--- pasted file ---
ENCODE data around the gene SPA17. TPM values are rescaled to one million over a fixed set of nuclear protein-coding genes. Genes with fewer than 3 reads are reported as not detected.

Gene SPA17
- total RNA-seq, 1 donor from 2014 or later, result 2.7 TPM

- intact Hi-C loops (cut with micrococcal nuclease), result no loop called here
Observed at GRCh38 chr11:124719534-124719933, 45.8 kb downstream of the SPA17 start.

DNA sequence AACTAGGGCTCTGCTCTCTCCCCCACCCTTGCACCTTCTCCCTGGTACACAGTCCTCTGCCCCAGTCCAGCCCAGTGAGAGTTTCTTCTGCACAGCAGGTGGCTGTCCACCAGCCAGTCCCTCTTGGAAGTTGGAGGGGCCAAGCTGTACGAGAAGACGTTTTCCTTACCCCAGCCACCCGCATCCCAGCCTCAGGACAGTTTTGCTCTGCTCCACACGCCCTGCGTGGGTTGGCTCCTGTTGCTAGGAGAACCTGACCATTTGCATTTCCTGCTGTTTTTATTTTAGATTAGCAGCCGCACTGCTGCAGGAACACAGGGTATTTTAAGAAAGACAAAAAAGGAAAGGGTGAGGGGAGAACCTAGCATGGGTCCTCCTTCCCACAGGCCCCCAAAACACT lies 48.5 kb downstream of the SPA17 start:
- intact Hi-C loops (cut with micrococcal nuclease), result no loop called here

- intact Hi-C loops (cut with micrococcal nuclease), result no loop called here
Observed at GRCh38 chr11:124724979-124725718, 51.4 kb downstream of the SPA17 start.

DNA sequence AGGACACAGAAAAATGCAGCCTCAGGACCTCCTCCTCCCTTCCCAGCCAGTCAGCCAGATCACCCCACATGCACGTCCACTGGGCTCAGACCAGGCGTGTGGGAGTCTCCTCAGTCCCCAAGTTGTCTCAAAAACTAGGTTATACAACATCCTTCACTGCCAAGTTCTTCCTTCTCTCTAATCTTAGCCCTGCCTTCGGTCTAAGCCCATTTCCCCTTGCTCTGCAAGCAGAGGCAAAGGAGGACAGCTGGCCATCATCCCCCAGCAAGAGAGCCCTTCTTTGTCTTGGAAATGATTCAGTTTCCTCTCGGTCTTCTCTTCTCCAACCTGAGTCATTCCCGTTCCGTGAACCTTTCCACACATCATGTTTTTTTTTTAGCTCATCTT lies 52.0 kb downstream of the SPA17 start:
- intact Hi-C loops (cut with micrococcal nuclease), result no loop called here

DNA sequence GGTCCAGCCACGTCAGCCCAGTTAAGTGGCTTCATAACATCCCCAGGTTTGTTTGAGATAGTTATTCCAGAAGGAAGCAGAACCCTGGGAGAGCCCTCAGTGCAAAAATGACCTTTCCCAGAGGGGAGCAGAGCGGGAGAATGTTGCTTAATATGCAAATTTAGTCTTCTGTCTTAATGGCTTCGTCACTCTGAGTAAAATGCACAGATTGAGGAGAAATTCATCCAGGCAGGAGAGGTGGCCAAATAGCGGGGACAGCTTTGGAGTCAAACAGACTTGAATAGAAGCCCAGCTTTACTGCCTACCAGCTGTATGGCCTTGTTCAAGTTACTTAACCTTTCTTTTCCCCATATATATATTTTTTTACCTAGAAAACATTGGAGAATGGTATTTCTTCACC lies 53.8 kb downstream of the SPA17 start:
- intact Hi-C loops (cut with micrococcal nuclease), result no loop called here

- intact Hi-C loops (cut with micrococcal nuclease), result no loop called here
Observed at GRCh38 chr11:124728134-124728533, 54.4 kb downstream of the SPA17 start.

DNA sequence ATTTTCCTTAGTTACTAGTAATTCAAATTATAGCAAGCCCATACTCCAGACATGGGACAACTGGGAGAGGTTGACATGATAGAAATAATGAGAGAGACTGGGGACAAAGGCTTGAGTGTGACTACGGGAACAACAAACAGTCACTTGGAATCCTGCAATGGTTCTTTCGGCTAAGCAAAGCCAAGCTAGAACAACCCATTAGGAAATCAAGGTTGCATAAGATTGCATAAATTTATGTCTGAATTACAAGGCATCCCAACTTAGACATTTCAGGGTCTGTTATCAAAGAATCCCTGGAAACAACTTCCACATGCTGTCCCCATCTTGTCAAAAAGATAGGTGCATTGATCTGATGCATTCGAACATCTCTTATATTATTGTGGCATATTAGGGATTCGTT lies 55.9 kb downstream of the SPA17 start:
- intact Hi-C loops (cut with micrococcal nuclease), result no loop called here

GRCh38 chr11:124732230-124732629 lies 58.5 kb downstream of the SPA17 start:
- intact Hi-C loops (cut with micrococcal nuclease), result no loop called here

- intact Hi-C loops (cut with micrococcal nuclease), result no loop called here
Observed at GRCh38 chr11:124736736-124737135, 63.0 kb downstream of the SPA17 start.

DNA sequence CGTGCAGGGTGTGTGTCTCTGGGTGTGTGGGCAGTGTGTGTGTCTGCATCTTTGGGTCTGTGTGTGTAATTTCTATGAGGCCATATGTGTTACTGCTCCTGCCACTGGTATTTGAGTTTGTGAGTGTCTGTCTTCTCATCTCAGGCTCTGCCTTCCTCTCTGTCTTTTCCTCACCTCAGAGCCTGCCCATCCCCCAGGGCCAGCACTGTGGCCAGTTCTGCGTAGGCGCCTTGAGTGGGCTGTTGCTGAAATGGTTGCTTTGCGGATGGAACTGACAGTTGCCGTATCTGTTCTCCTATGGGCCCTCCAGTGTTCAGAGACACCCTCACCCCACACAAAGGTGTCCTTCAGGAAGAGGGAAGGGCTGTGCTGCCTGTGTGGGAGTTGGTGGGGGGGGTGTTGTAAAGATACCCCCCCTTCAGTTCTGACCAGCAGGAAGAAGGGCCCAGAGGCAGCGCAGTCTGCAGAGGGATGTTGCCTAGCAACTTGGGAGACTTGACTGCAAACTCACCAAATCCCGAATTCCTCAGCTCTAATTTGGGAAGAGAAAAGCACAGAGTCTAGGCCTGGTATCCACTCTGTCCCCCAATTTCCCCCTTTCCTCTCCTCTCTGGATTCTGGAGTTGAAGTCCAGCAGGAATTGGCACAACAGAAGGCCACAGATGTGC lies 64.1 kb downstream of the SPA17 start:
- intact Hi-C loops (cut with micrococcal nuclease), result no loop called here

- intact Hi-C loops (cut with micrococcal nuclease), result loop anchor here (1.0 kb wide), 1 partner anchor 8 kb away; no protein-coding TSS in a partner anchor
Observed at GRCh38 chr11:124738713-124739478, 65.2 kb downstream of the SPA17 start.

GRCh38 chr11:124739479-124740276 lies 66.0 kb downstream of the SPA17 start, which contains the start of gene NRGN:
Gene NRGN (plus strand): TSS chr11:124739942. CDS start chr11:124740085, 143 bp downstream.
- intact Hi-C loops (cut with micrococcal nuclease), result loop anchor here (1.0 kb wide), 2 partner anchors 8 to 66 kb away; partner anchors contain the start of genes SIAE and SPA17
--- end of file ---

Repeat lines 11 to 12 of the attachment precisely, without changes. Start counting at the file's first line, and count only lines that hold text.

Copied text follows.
- intact Hi-C loops (cut with micrococcal nuclease), result no loop called here

DNA sequence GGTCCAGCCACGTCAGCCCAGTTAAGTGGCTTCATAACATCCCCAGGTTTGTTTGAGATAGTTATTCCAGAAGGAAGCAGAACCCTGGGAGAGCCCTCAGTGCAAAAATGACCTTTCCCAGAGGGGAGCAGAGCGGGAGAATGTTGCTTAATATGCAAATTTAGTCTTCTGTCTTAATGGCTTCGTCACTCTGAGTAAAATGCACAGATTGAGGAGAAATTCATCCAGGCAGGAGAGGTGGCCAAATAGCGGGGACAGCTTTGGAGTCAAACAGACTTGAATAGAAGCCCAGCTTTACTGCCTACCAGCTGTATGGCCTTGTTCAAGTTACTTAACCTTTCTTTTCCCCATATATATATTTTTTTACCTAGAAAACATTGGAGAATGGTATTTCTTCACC lies 53.8 kb downstream of the SPA17 start: